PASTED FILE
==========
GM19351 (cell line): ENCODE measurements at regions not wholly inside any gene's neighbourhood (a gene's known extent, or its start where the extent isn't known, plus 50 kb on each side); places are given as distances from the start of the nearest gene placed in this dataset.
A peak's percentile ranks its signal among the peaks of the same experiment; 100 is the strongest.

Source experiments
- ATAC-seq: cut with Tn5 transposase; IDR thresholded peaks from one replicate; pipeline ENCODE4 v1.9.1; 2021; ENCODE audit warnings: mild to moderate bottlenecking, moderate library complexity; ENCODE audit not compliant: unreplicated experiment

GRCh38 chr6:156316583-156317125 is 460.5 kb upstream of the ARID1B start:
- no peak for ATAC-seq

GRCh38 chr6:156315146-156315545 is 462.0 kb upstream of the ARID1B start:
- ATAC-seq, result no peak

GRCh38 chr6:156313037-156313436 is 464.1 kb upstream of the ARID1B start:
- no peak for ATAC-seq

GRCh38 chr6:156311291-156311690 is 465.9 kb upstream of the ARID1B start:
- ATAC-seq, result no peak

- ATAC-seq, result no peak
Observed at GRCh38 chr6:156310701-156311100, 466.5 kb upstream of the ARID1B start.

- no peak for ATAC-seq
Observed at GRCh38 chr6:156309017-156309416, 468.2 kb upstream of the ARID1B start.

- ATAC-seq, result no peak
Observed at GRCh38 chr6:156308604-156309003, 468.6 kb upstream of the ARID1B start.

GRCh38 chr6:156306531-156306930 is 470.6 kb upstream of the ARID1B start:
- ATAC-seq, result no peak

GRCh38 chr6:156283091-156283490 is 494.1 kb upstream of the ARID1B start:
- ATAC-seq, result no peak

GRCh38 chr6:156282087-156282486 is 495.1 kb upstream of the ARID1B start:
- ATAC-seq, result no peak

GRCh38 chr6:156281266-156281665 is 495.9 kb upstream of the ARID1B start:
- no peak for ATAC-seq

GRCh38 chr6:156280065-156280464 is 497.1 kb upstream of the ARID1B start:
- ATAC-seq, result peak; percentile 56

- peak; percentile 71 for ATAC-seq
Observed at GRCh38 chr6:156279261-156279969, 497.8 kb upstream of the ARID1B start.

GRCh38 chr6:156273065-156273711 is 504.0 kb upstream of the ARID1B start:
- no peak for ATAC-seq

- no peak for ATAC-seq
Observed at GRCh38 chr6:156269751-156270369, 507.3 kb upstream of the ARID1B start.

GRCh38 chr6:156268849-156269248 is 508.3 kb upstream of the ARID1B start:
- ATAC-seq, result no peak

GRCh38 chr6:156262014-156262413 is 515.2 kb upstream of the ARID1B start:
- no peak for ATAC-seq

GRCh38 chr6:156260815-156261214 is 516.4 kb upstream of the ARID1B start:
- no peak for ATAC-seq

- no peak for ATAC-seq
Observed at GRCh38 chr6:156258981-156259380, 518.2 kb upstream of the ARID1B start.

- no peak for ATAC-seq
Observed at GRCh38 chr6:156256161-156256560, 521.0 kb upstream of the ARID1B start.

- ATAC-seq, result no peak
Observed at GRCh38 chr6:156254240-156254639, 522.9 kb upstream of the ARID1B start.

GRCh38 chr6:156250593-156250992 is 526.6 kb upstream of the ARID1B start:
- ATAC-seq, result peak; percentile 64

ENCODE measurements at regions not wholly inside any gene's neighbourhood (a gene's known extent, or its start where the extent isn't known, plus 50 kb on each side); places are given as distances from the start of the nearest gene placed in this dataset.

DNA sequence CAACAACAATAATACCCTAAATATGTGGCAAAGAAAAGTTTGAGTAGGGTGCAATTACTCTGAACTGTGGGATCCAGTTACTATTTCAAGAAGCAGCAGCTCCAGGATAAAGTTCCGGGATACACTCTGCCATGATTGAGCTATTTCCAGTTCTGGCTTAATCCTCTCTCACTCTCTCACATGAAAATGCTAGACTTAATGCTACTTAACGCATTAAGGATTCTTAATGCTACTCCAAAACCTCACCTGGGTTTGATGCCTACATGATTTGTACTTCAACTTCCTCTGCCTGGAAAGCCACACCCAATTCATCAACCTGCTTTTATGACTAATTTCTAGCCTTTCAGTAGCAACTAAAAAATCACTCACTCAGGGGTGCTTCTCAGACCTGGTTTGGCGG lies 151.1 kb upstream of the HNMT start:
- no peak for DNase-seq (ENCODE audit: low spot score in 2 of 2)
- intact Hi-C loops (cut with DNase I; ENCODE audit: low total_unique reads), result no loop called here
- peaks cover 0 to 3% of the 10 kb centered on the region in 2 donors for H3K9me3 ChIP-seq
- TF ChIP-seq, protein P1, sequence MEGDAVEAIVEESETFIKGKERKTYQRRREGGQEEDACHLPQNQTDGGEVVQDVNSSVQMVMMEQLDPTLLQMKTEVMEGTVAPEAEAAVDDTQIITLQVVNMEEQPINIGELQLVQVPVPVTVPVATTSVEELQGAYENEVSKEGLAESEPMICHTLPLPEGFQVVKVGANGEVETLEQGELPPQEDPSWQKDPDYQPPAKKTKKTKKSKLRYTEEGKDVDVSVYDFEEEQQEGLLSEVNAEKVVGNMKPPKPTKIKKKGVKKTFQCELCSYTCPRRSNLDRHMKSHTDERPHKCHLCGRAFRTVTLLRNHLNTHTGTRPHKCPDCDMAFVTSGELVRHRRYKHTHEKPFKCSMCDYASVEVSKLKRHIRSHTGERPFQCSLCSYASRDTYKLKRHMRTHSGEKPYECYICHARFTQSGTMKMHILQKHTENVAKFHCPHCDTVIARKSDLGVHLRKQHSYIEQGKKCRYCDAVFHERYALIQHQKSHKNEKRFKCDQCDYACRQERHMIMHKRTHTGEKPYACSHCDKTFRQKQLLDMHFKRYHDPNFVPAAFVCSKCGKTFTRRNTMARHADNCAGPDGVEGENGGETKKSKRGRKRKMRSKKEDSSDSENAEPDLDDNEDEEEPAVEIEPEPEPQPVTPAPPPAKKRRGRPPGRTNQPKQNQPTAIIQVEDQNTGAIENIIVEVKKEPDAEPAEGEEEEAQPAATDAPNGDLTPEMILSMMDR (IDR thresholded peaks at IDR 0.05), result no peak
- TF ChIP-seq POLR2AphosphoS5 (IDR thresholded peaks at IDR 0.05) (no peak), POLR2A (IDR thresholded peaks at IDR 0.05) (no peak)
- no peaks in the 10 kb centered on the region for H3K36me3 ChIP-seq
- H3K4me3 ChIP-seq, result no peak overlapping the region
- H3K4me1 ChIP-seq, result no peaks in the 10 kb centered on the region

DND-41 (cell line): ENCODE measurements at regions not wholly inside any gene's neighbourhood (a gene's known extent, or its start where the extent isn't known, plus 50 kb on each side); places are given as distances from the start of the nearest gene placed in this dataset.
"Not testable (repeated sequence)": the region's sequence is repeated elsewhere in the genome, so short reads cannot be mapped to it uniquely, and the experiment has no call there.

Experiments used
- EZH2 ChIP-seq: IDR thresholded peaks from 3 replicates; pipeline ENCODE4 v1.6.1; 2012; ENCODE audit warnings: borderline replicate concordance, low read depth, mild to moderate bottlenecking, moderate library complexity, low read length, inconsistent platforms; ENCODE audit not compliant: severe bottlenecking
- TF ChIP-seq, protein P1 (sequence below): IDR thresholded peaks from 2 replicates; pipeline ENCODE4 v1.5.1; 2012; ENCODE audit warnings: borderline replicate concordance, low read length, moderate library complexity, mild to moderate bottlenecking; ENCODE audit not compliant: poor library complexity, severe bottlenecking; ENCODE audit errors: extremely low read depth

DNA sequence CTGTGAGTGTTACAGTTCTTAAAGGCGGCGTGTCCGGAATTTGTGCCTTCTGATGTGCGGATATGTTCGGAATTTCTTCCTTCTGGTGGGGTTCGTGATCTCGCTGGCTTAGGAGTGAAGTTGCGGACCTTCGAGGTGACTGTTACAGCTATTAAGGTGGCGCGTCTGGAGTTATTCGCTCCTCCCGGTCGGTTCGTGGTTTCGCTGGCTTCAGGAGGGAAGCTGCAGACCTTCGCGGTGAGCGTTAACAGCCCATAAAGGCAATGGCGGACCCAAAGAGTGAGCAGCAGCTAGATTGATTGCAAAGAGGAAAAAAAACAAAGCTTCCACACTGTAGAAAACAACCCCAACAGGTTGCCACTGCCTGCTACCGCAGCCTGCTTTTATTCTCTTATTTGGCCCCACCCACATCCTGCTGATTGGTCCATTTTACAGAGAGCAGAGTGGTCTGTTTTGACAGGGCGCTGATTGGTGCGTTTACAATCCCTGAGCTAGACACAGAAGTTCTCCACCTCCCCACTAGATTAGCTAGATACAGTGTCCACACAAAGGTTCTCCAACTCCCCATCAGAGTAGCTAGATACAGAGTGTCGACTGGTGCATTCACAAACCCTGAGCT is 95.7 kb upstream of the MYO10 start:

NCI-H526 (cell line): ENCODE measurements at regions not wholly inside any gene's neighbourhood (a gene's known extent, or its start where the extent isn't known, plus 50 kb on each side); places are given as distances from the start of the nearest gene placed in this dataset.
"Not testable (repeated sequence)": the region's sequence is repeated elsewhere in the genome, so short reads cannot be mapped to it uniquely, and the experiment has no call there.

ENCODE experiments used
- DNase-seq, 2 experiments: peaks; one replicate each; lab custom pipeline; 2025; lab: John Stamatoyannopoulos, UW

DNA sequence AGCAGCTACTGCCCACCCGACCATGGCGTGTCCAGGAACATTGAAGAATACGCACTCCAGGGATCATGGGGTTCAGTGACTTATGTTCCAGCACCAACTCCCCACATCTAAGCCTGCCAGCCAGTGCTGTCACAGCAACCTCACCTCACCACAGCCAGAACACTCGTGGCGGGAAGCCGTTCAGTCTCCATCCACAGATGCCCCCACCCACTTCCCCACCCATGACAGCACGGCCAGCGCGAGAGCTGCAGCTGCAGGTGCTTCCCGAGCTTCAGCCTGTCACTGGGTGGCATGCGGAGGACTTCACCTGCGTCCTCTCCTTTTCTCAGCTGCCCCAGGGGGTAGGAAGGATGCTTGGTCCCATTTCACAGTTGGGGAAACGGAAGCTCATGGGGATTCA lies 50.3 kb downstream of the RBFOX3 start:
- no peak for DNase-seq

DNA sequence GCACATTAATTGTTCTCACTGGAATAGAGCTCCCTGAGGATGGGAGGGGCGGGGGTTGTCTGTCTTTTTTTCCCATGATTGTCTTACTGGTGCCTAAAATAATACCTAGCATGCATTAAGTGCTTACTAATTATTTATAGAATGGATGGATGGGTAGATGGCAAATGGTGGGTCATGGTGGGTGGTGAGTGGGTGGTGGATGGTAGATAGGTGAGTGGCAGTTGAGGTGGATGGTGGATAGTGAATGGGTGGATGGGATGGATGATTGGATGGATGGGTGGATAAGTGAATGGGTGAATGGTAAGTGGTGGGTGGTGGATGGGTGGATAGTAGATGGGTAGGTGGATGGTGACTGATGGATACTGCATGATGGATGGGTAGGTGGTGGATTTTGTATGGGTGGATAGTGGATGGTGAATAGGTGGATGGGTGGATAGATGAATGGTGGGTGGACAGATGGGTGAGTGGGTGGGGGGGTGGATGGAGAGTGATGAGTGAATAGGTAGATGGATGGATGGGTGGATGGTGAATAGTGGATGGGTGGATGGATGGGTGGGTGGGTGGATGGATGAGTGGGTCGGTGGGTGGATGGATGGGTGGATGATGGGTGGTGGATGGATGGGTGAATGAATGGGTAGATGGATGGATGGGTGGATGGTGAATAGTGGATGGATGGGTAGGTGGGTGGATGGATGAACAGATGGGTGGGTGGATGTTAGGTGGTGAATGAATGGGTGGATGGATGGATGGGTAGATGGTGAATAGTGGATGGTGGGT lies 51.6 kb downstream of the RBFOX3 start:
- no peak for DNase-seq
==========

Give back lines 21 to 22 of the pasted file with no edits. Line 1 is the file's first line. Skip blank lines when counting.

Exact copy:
GRCh38 chr6:156283091-156283490 is 494.1 kb upstream of the ARID1B start:
- ATAC-seq, result no peak